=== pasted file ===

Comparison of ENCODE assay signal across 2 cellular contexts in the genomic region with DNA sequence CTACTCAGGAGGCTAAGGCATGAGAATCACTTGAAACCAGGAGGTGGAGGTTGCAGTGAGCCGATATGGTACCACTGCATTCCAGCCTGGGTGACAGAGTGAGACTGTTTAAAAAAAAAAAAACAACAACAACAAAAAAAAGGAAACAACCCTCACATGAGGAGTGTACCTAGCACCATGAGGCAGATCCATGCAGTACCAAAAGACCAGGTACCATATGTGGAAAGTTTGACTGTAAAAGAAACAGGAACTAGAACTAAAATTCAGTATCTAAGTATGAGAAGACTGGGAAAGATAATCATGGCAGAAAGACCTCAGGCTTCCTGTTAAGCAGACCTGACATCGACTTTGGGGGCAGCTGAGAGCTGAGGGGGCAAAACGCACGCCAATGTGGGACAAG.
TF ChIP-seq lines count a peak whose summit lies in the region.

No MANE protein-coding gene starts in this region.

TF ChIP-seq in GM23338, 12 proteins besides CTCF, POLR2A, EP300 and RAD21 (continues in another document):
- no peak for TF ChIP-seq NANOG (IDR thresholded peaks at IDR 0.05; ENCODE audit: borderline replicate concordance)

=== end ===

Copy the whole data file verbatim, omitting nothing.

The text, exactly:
Comparison of ENCODE assay signal across 2 cellular contexts in the genomic region with DNA sequence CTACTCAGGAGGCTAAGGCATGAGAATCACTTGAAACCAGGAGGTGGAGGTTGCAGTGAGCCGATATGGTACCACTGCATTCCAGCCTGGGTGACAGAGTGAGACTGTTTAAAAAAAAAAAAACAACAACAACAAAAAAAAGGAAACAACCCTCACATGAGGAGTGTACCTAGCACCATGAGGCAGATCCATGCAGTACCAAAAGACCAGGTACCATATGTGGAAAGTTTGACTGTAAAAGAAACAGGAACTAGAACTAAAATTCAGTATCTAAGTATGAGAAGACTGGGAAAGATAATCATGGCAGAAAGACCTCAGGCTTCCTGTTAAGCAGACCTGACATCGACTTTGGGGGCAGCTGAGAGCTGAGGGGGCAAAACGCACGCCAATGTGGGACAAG.
TF ChIP-seq lines count a peak whose summit lies in the region.

No MANE protein-coding gene starts in this region.

TF ChIP-seq in GM23338, 12 proteins besides CTCF, POLR2A, EP300 and RAD21 (continues in another document):
- no peak for TF ChIP-seq NANOG (IDR thresholded peaks at IDR 0.05; ENCODE audit: borderline replicate concordance)